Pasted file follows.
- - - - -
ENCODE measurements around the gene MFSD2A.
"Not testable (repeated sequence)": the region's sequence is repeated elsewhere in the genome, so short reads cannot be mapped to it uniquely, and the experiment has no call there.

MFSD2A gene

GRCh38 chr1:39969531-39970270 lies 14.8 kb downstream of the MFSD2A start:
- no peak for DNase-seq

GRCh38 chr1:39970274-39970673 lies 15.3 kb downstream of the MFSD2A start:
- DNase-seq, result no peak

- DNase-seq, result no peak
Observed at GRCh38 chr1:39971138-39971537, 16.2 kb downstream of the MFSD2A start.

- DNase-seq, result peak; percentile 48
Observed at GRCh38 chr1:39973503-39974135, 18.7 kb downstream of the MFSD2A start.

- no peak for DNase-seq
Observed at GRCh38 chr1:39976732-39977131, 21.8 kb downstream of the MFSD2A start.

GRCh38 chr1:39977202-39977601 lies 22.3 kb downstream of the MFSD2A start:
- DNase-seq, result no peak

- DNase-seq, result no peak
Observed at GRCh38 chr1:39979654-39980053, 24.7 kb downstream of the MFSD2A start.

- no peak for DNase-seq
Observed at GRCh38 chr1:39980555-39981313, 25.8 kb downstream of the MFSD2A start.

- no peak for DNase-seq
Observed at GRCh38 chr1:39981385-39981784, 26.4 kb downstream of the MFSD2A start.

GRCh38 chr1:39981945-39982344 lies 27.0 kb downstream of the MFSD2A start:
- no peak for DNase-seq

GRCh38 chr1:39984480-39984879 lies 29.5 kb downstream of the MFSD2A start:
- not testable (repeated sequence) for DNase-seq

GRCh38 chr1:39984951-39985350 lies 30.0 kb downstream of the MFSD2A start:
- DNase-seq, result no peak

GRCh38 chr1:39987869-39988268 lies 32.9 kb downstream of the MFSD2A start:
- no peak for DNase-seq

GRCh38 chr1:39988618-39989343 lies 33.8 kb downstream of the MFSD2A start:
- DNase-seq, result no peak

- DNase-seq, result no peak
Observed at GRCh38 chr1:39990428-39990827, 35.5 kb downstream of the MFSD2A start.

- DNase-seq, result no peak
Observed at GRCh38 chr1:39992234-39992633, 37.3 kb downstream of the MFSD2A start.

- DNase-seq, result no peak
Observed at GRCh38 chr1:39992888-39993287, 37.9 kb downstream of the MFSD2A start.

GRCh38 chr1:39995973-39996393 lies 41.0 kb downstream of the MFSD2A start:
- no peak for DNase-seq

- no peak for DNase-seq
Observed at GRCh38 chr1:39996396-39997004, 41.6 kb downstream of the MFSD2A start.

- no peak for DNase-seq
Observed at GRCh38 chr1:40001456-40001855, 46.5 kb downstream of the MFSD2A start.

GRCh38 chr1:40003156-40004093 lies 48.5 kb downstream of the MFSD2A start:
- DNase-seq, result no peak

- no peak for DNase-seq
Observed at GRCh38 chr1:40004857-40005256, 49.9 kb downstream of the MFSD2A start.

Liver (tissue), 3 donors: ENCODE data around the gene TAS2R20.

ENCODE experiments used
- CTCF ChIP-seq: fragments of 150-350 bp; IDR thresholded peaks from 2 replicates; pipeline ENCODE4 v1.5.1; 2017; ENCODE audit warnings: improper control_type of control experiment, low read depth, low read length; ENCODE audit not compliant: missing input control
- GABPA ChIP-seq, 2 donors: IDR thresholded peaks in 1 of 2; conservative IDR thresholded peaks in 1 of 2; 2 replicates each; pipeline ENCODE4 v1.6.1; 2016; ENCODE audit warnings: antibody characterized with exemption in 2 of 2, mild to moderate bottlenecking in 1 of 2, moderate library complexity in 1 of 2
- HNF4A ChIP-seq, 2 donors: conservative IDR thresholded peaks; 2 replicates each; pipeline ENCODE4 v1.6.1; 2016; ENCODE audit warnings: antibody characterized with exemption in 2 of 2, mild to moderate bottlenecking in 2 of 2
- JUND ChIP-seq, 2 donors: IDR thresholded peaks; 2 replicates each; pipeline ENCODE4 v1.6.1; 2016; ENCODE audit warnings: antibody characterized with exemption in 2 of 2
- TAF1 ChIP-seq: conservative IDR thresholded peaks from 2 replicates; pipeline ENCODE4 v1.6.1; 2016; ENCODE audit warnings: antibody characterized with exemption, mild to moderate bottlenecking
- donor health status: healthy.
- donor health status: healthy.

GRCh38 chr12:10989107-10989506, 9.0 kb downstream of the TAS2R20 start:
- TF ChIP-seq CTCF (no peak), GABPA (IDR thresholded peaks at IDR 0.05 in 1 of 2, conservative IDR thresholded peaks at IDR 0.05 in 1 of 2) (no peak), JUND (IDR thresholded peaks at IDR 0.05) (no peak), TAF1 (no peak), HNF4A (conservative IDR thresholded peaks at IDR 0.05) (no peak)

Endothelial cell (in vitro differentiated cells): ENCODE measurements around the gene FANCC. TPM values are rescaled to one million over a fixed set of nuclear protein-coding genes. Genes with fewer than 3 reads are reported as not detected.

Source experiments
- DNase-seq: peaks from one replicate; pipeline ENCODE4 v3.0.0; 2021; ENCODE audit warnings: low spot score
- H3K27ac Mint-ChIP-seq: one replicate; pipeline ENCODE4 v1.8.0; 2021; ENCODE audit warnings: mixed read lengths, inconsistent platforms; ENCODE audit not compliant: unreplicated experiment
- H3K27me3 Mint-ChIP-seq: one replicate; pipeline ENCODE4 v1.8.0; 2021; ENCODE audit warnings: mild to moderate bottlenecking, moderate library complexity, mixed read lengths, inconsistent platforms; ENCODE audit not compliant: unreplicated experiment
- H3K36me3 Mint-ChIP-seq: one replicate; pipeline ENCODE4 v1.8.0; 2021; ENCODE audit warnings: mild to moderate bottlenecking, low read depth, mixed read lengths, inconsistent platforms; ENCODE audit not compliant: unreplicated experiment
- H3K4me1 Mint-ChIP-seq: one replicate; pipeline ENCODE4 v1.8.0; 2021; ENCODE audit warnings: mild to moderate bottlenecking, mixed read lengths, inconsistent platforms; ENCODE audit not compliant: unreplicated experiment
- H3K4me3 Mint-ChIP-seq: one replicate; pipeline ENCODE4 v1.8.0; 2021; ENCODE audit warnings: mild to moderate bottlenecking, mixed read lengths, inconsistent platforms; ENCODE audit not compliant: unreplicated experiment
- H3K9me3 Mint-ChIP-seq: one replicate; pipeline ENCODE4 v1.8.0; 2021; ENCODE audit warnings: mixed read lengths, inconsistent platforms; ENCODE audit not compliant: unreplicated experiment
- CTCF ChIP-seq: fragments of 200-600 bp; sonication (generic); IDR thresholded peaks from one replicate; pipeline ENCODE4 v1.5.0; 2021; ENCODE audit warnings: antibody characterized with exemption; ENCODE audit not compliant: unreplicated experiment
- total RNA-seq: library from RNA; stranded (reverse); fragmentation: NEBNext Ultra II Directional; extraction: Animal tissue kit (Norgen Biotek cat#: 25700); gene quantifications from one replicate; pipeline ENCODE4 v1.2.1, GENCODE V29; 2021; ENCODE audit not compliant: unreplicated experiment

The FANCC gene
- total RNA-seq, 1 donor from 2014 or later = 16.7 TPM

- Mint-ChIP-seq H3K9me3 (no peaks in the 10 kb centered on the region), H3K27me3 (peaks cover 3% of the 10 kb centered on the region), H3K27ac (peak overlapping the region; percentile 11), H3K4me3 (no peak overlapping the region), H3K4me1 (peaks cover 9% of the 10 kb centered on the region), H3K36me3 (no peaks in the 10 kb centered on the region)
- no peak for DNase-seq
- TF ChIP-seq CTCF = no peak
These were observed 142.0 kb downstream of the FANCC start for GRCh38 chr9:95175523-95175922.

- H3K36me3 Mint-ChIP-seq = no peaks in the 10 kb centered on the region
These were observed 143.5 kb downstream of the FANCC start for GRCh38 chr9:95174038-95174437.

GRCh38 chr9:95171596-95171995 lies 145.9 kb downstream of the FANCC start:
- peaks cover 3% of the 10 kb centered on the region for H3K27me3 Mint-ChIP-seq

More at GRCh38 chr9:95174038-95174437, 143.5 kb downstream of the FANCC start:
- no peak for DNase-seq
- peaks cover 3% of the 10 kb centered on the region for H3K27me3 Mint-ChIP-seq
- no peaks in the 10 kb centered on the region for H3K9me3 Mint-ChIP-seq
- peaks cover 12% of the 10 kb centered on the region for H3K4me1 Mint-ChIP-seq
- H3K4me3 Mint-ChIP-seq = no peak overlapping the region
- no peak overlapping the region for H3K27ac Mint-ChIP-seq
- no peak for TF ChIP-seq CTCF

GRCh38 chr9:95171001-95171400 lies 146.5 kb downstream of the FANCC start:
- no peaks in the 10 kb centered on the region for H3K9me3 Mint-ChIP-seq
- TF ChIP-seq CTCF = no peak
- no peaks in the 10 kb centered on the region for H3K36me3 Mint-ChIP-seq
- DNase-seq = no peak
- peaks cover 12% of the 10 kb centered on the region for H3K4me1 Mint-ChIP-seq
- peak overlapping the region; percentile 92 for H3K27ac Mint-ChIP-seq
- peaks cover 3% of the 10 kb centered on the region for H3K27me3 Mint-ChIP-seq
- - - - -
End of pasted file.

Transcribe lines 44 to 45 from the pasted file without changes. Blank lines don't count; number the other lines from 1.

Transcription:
GRCh38 chr1:40003156-40004093 lies 48.5 kb downstream of the MFSD2A start:
- DNase-seq, result no peak